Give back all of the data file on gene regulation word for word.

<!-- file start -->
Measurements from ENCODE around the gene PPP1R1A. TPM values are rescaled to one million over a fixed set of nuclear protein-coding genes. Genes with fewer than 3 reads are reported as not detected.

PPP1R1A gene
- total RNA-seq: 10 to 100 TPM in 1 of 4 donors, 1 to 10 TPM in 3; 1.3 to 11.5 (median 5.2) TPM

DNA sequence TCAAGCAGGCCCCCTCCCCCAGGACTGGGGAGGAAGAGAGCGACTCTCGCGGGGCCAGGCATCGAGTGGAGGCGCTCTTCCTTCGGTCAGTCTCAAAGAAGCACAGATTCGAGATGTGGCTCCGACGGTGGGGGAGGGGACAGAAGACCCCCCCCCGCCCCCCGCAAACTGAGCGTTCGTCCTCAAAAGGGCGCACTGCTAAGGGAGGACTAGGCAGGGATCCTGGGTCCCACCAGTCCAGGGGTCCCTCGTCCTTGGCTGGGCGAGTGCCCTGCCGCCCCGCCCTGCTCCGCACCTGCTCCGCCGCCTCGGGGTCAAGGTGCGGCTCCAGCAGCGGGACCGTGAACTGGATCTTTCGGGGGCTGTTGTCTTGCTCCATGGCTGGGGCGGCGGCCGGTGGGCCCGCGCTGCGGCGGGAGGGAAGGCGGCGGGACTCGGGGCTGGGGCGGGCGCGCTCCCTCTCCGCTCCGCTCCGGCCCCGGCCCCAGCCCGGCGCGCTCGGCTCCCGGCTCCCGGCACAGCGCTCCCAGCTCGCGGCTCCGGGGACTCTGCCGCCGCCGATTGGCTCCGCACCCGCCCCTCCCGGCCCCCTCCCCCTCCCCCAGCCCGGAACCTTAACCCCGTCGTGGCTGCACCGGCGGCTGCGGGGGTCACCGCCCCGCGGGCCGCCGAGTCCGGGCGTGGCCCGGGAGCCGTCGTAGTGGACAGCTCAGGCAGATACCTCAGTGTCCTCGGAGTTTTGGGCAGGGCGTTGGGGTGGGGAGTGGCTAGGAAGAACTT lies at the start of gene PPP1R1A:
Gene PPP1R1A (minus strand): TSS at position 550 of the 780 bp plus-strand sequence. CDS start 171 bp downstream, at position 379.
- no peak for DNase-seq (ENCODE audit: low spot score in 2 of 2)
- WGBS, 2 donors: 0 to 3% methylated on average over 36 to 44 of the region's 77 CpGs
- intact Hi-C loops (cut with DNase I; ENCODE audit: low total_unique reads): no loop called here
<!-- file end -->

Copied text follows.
Measurements from ENCODE around the gene PPP1R1A. TPM values are rescaled to one million over a fixed set of nuclear protein-coding genes. Genes with fewer than 3 reads are reported as not detected.

PPP1R1A gene
- total RNA-seq: 10 to 100 TPM in 1 of 4 donors, 1 to 10 TPM in 3; 1.3 to 11.5 (median 5.2) TPM

DNA sequence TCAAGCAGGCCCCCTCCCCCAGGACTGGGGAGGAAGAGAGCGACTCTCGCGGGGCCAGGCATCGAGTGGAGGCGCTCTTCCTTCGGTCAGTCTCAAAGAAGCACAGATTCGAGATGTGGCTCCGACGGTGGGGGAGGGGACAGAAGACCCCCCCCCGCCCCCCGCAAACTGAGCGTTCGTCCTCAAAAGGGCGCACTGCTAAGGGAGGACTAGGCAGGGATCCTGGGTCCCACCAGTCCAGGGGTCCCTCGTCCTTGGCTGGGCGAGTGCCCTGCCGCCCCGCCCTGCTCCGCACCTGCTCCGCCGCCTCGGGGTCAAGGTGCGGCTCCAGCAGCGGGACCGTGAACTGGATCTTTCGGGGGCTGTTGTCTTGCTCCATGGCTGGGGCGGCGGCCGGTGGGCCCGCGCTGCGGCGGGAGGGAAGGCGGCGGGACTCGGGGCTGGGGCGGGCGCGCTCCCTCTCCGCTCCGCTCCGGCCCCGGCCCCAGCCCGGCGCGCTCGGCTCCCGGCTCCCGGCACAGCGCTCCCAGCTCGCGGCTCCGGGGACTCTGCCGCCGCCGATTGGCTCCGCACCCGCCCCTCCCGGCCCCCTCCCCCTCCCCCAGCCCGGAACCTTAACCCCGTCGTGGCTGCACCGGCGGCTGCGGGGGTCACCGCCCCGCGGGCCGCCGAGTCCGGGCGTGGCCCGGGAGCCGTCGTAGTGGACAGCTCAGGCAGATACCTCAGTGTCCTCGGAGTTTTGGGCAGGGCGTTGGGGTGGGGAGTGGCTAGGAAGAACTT lies at the start of gene PPP1R1A:
Gene PPP1R1A (minus strand): TSS at position 550 of the 780 bp plus-strand sequence. CDS start 171 bp downstream, at position 379.
- no peak for DNase-seq (ENCODE audit: low spot score in 2 of 2)
- WGBS, 2 donors: 0 to 3% methylated on average over 36 to 44 of the region's 77 CpGs
- intact Hi-C loops (cut with DNase I; ENCODE audit: low total_unique reads): no loop called here